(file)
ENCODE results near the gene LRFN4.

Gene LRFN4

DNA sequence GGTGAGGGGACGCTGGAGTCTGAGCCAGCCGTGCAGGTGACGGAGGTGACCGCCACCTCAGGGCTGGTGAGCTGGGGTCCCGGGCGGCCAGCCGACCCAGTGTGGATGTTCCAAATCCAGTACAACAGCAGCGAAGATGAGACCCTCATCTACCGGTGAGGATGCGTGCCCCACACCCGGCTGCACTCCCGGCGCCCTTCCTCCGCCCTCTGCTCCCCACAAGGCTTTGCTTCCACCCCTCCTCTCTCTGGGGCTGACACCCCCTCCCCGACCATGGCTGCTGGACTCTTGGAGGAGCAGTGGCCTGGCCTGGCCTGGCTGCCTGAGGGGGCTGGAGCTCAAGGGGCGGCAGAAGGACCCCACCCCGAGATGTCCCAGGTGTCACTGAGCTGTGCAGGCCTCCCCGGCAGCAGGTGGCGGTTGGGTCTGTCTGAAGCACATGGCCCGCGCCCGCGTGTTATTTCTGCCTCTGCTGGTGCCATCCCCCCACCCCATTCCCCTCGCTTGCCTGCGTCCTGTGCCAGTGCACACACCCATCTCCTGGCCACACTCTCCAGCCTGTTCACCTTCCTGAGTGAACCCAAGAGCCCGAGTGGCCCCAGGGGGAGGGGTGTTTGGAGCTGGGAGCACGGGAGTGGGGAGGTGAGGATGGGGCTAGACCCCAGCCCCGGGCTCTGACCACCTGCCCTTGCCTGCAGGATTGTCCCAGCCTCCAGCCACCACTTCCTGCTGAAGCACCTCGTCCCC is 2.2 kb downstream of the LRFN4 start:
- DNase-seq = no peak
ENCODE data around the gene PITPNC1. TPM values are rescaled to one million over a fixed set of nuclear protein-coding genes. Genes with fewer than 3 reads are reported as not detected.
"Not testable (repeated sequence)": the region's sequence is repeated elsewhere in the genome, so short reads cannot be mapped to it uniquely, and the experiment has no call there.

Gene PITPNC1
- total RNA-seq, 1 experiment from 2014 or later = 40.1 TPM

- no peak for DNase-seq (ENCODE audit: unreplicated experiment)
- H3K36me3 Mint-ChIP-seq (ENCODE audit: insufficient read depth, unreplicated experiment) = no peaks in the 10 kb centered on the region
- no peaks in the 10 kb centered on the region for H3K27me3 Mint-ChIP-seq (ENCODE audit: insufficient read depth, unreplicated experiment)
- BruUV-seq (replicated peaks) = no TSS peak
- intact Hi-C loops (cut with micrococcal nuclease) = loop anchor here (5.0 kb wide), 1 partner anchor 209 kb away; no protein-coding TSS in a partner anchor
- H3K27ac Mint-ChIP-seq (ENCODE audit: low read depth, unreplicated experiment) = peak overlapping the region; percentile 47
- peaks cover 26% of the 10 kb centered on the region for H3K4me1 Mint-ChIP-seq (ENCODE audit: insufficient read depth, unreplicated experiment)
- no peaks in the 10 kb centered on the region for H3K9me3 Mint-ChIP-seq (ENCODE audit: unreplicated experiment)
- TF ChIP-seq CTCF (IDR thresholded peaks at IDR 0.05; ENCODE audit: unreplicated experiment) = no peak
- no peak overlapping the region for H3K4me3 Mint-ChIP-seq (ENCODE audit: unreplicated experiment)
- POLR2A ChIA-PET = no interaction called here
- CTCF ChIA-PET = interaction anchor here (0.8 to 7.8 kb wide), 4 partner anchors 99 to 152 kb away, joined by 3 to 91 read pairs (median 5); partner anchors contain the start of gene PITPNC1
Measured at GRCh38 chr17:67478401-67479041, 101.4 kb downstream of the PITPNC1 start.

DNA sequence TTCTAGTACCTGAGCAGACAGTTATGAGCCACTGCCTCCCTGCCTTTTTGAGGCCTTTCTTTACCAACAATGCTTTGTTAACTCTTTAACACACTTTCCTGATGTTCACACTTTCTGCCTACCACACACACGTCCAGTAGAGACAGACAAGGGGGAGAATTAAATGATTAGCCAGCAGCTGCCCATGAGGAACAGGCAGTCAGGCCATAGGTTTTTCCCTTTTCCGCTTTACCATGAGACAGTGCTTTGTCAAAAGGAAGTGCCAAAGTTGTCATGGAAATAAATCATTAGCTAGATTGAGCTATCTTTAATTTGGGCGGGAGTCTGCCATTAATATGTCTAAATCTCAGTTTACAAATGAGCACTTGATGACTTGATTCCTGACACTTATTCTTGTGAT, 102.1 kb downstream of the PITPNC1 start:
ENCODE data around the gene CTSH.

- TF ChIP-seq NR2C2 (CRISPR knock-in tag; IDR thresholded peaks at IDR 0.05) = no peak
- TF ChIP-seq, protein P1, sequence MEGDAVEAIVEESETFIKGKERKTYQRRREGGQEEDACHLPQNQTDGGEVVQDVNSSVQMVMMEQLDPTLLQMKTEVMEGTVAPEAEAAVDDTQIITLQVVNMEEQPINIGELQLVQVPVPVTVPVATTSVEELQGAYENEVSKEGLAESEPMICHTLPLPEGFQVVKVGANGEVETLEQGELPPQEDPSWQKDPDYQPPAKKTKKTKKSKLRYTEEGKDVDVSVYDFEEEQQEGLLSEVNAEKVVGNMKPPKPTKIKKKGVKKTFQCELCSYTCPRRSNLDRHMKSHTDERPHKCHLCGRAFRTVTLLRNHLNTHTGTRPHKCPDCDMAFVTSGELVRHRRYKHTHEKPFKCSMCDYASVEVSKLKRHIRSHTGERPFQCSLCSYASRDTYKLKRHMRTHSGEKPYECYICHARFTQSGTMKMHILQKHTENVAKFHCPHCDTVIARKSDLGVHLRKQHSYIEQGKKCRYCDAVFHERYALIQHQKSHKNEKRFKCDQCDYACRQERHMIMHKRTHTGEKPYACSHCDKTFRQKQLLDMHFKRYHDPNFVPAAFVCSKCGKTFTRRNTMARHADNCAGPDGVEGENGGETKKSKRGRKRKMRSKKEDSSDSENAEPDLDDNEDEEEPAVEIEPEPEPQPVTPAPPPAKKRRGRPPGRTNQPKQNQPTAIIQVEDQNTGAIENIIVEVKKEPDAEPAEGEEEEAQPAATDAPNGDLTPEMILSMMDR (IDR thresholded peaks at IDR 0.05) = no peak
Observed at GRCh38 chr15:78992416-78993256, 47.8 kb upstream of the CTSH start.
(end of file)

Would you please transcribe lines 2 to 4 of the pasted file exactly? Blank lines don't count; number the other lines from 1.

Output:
Gene LRFN4

DNA sequence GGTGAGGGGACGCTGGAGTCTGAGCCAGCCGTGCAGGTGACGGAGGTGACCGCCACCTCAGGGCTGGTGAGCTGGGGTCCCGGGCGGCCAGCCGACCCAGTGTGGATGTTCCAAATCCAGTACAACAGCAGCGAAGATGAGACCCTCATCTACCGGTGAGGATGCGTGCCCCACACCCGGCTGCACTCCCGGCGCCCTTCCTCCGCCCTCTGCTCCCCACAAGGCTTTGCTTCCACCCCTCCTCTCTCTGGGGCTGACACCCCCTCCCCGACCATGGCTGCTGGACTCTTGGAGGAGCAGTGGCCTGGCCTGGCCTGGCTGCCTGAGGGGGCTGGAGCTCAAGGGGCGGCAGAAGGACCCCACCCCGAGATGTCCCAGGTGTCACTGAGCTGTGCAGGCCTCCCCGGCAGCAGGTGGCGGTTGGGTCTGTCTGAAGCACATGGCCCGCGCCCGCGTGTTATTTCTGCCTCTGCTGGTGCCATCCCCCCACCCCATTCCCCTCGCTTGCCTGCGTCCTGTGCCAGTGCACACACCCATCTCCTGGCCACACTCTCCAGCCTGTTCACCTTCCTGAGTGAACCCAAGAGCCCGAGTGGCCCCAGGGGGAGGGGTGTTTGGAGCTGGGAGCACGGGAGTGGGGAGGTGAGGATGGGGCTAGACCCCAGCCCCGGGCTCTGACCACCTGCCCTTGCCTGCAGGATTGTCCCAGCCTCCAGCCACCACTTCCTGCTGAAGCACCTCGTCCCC is 2.2 kb downstream of the LRFN4 start:
- DNase-seq = no peak